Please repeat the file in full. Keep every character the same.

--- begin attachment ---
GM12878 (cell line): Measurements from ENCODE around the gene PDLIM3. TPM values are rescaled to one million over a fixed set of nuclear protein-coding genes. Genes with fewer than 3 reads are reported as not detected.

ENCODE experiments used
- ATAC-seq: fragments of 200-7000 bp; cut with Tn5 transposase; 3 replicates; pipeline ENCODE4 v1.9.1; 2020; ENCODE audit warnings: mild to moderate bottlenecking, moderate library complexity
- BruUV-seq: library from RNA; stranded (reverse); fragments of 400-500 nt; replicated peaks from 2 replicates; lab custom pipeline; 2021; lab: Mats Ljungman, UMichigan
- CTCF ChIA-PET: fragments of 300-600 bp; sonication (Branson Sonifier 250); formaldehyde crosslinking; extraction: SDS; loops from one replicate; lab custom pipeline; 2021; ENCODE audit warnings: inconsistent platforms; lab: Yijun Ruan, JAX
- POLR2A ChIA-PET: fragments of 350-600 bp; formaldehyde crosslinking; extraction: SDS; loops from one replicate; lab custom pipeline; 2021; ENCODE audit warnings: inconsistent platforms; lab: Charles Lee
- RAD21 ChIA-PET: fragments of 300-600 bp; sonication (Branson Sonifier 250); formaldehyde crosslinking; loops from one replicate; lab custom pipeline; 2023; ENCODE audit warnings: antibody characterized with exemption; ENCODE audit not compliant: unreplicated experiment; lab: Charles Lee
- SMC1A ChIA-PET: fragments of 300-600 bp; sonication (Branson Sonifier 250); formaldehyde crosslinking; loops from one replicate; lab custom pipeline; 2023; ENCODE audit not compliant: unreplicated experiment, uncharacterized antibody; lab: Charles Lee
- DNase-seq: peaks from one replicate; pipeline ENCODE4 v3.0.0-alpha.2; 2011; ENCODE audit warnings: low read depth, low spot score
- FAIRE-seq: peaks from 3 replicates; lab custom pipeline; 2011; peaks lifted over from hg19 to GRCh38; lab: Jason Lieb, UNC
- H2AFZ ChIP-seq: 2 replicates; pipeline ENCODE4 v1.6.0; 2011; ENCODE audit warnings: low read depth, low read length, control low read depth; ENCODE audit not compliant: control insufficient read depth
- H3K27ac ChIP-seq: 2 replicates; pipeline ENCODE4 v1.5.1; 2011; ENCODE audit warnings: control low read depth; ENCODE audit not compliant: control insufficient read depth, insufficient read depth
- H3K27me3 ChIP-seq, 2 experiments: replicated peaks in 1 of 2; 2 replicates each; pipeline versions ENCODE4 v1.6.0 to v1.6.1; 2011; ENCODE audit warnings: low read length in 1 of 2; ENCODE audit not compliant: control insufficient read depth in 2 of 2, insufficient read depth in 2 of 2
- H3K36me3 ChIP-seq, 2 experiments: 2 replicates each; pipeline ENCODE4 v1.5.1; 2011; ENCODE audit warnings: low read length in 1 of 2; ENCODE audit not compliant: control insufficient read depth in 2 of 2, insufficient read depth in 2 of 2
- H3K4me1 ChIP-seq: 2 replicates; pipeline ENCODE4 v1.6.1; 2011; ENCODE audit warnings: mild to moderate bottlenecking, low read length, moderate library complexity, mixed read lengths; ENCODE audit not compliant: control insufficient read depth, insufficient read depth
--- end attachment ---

GM12878 (cell line): Measurements from ENCODE around the gene PDLIM3. TPM values are rescaled to one million over a fixed set of nuclear protein-coding genes. Genes with fewer than 3 reads are reported as not detected.

ENCODE experiments used
- ATAC-seq: fragments of 200-7000 bp; cut with Tn5 transposase; 3 replicates; pipeline ENCODE4 v1.9.1; 2020; ENCODE audit warnings: mild to moderate bottlenecking, moderate library complexity
- BruUV-seq: library from RNA; stranded (reverse); fragments of 400-500 nt; replicated peaks from 2 replicates; lab custom pipeline; 2021; lab: Mats Ljungman, UMichigan
- CTCF ChIA-PET: fragments of 300-600 bp; sonication (Branson Sonifier 250); formaldehyde crosslinking; extraction: SDS; loops from one replicate; lab custom pipeline; 2021; ENCODE audit warnings: inconsistent platforms; lab: Yijun Ruan, JAX
- POLR2A ChIA-PET: fragments of 350-600 bp; formaldehyde crosslinking; extraction: SDS; loops from one replicate; lab custom pipeline; 2021; ENCODE audit warnings: inconsistent platforms; lab: Charles Lee
- RAD21 ChIA-PET: fragments of 300-600 bp; sonication (Branson Sonifier 250); formaldehyde crosslinking; loops from one replicate; lab custom pipeline; 2023; ENCODE audit warnings: antibody characterized with exemption; ENCODE audit not compliant: unreplicated experiment; lab: Charles Lee
- SMC1A ChIA-PET: fragments of 300-600 bp; sonication (Branson Sonifier 250); formaldehyde crosslinking; loops from one replicate; lab custom pipeline; 2023; ENCODE audit not compliant: unreplicated experiment, uncharacterized antibody; lab: Charles Lee
- DNase-seq: peaks from one replicate; pipeline ENCODE4 v3.0.0-alpha.2; 2011; ENCODE audit warnings: low read depth, low spot score
- FAIRE-seq: peaks from 3 replicates; lab custom pipeline; 2011; peaks lifted over from hg19 to GRCh38; lab: Jason Lieb, UNC
- H2AFZ ChIP-seq: 2 replicates; pipeline ENCODE4 v1.6.0; 2011; ENCODE audit warnings: low read depth, low read length, control low read depth; ENCODE audit not compliant: control insufficient read depth
- H3K27ac ChIP-seq: 2 replicates; pipeline ENCODE4 v1.5.1; 2011; ENCODE audit warnings: control low read depth; ENCODE audit not compliant: control insufficient read depth, insufficient read depth
- H3K27me3 ChIP-seq, 2 experiments: replicated peaks in 1 of 2; 2 replicates each; pipeline versions ENCODE4 v1.6.0 to v1.6.1; 2011; ENCODE audit warnings: low read length in 1 of 2; ENCODE audit not compliant: control insufficient read depth in 2 of 2, insufficient read depth in 2 of 2
- H3K36me3 ChIP-seq, 2 experiments: 2 replicates each; pipeline ENCODE4 v1.5.1; 2011; ENCODE audit warnings: low read length in 1 of 2; ENCODE audit not compliant: control insufficient read depth in 2 of 2, insufficient read depth in 2 of 2
- H3K4me1 ChIP-seq: 2 replicates; pipeline ENCODE4 v1.6.1; 2011; ENCODE audit warnings: mild to moderate bottlenecking, low read length, moderate library complexity, mixed read lengths; ENCODE audit not compliant: control insufficient read depth, insufficient read depth